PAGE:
The recent stellar archeology of M31 - The nearest red disk galaxy

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DOIResolve DOI: http://doi.org/10.1088/0004-637X/751/1/74
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TypeArticle
Journal titleThe Astrophysical Journal
ISSN0004-637X
Volume751
Issue1
Article number74
AbstractWe examine the star-forming history of the M31 disk during the past few hundredMyr. The luminosity functions (LFs) of main-sequence stars at distances R GC > 21kpc (i.e., >4 disk scale lengths) are matched by models that assume a constant star formation rate (SFR). However, at smaller R GC the LFs suggest that during the past 10Myr the SFR was 2-3 times higher than during the preceding 100Myr. The rings of cool gas that harbor a significant fraction of the current star-forming activity are traced by stars with ages 100Myr, indicating that (1) these structures have ages of at least 100Myr and (2) stars in these structures do not follow the same relation between age and random velocity as their counterparts throughout the disks of other spiral galaxies, probably due to the inherently narrow orbital angular momentum distribution of the giant molecular clouds in these structures. The distribution of evolved red stars is not azimuthally symmetric, in the sense that the projected density along the northeast segment of the major axis is roughly twice that on the opposite side of the galaxy. The northeast arm of the major axis thus appears to be a fossil star-forming area that dates to intermediate epochs. Such a structure may be the consequence of interactions with a companion galaxy. © 2012. The American Astronomical Society. All rights reserved..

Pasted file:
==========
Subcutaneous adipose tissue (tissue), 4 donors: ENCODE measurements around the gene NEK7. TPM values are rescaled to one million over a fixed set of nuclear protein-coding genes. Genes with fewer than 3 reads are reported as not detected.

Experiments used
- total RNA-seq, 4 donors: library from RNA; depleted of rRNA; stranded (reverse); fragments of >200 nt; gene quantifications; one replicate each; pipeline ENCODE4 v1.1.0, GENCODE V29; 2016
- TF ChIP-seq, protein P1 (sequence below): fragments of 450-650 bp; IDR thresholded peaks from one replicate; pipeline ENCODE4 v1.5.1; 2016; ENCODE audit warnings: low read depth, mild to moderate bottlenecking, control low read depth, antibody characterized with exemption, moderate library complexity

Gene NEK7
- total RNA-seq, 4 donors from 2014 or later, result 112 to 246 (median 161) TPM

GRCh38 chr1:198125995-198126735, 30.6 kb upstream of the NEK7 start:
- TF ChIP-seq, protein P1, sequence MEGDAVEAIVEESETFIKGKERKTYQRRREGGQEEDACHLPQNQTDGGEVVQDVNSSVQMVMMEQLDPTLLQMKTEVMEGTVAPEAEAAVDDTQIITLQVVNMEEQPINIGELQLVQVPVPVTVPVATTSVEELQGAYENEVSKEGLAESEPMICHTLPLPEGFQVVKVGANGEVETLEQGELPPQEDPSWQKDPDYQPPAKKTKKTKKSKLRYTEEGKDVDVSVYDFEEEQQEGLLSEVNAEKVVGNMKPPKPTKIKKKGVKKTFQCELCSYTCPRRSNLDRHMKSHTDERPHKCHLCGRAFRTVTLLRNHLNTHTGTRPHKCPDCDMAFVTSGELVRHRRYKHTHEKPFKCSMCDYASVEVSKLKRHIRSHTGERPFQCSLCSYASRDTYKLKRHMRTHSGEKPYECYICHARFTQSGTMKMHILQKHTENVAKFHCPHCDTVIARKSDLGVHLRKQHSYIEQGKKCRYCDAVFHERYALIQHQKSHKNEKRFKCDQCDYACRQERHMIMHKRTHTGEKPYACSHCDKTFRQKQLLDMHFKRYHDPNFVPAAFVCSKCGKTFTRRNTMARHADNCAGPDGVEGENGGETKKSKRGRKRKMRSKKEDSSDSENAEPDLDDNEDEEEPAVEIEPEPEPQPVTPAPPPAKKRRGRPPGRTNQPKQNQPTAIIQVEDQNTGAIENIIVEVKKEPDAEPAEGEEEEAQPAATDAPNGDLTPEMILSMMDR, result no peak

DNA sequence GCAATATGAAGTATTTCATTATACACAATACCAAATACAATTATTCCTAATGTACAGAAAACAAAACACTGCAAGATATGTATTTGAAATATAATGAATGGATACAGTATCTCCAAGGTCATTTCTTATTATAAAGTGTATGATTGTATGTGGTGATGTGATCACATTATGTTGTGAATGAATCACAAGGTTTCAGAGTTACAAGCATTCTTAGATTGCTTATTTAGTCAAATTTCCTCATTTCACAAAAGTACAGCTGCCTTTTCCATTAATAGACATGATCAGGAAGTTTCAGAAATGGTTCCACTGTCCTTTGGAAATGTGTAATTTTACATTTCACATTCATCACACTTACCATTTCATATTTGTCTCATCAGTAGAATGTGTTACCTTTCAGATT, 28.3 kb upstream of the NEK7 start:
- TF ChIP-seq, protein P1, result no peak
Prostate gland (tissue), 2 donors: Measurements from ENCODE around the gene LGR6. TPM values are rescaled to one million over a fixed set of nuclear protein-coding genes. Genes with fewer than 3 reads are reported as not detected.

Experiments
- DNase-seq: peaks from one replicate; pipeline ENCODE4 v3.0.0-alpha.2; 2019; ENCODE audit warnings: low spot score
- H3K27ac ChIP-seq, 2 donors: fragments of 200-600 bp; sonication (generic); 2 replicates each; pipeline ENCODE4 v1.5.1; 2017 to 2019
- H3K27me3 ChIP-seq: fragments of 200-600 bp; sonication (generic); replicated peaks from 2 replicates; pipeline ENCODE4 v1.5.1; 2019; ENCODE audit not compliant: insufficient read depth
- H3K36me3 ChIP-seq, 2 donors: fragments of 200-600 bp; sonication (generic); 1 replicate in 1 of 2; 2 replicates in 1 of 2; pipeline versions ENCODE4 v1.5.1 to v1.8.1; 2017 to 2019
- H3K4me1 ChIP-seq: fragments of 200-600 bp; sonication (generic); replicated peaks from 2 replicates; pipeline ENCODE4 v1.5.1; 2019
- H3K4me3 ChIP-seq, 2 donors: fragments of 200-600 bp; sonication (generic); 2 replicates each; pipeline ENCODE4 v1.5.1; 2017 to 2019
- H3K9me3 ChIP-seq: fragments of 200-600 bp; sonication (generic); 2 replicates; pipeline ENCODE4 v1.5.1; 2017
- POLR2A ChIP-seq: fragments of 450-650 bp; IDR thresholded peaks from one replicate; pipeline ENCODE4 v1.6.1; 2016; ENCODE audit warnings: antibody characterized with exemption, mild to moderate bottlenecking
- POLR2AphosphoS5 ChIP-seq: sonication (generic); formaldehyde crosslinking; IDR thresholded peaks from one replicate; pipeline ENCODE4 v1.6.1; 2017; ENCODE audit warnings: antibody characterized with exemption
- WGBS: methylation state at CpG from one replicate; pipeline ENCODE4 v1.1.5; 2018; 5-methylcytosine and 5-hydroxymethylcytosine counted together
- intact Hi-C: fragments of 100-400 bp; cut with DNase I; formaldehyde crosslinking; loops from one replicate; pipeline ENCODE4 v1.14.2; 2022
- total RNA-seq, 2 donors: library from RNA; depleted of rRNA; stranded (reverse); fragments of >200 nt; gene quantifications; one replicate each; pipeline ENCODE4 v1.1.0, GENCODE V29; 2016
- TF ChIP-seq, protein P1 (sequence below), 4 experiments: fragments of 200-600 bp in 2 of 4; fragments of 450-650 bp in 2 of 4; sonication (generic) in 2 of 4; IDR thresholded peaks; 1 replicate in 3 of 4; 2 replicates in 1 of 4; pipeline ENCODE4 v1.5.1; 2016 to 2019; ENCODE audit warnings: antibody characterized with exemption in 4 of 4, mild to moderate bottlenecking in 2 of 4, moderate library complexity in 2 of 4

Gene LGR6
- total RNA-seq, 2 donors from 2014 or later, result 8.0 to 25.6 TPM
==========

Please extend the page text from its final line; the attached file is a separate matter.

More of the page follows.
Publication date
LanguageEnglish
AffiliationNational Research Council Canada (NRC-CNRC); NRC Herzberg Institute of Astrophysics (HIA-IHA)
Peer reviewedYes
NPARC number21269349
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Record identifierb1138abf-7d18-4772-982a-4d62b2bac8c7
Record created2013-12-12
Record modified2016-07-18
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